The week that was, Ukraine news covered key developments in the war in the country. Some articles covered the Ukrainian troops’ counterattacks, others covered the Russian redeployment of troops in southern Ukraine. Here are some key articles. Let’s start with the latest news about Paul Urey, who was captured by pro-Russian forces in Crimea.
Ukrainian forces have launched counterattacks in Kharkiv region
Ukrainian forces have launched counterattacks in the Kharkiv region, forcing Russian troops to retreat, according to a CNN report. Ukrainian troops have reclaimed about 400 square kilometers of territory and have been able to retake the towns of Verbivka and Volokhiv Yar. CNBC, however, could not verify these reports. But the Institute for Study of War, a Washington -based analytical group, has noted that Russian forces have been reallocated to the south and have been bolstered for an offensive in the Kherson region.
Russian President Vladimir Putin slammed the Western powers for enforcing sanctions against his country, saying that such sanctions are bad for the world. In response, Ukrainian forces have launched counterattacks in the Kharkiv region, reportedly targeting Russian troops on three fronts: the Donbas region in the east and the Kherson Oblast in the south. The Russian military is caught between supporting the Donbas offensive and defending against Ukrainian advances in the south.
The Russians are trying to block Ukraine’s efforts to advance west and north from the Dnipro River. Several villages in the region have been captured and Ukrainian forces have been advancing towards the Russian supply line south of Kharkiv. But there are mixed reports regarding the success of the offensive.
Ukraine has launched a counteroffensive in the south of the country and are integrating foreign assistance. In a statement at Ramstein Air Base in Germany, U.S. Ambassador John Austin said the package of weapons included air -launched HARM missiles aimed at destroying the Russian air defense radar. It also included small arms and armored ambulances.
Ukraine’s presidential adviser, Oleksiy Arestovych, said the counteroffensive in Kharkiv is “lightning fast,” and said it coincides with the southern offensive in Kherson. According to geo -locatable images uploaded by Ukrainian soldiers, Ukrainian forces captured Verbivka on Tuesday. According to the Institute for Study of War, Ukrainian forces have also claimed to have shot down a Russian Sukhoi Su-25 aircraft near Volokhiv Yar.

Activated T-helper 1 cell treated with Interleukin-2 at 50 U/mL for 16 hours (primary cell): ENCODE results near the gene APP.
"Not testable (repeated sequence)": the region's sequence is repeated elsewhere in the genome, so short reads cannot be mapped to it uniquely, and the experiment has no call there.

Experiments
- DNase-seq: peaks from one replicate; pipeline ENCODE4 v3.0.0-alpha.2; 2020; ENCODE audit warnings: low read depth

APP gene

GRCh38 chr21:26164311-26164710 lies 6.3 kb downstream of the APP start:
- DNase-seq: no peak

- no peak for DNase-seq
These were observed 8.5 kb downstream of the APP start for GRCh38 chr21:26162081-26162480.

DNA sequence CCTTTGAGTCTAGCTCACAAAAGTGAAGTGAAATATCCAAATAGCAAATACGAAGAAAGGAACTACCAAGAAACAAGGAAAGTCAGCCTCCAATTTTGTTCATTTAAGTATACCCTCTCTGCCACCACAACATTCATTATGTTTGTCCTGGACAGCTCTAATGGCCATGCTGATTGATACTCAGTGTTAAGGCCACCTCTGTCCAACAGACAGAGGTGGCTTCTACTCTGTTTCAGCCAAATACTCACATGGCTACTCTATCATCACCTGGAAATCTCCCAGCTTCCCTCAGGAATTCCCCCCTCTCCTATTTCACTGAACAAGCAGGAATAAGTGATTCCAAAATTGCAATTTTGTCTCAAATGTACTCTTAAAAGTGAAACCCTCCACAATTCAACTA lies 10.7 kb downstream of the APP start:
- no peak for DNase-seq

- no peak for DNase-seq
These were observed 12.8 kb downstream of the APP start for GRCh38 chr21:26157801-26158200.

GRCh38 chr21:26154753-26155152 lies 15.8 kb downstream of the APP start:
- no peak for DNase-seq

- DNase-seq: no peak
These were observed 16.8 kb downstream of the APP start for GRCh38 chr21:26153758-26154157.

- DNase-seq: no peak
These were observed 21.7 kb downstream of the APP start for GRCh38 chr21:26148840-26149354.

Russia’s redeployment of troops to southern Ukraine has facilitated counterattacks
It has been reported that the Russian army has retreated to the southern Ukraine to fight against Ukrainian troops, but the Ukrainian counterattack has gained momentum in eastern Ukraine. This is partly because Ukrainian forces have
established a bridgehead south of the lngulets River, which forms the northern border of Russian-occupied Kherson. The 49th Army, which is positioned on the west bank of the Dnipro River, now looks highly vulnerable. Furthermore, Kherson is surrounded by other areas where Russia has deployed its troops.
According to Ukrainian and Russian sources, Ukrainian forces repelled Russian advances near Lyubomirivka, located 25km northwest of Kherson City. Meanwhile, the Ukrainian army carried out 150 fire missions in Kherson Oblast, targeting Russian river crossings in critical areas. Ukraine’s General Staff has noted that the strikes have impacted Russian offensive operations. Despite the counterattacks, Ukrainian officials are maintaining operational silence and are not providing details on ground movements.
In eastern Ukraine, rocket attacks from Russian forces have destroyed three buildings. The buildings were inhabited by residents of factories nearby, and rescue workers spent 24 hours pulling people out of the rubble. The attack killed four civilians and injured at least 14 others.
In addition to military aid, Western military equipment has facilitated the attack on the Russian military infrastructure. However, it has been noted that Western equipment alone is not enough to turn the war decisively in Ukraine’s favor. In fact, military experts have suggested that this assistance is unlikely to make a decisive difference.
In recent days, the Ukrainian military has launched a counteroffensive in the Donbas region. This effort is progressing slowly and Ukraine has remained tight-lipped about its progress, seeking to preserve its tactical advantage. Meanwhile, Russian President Vladimir Putin has threatened to cut off all gas supplies to Europe if the Ukraine is not compliant with its demands. He also hinted that a cutoff would freeze the region. However, he has denied any involvement in the conflict.
Vodka is served in Ukrainian bars and restaurants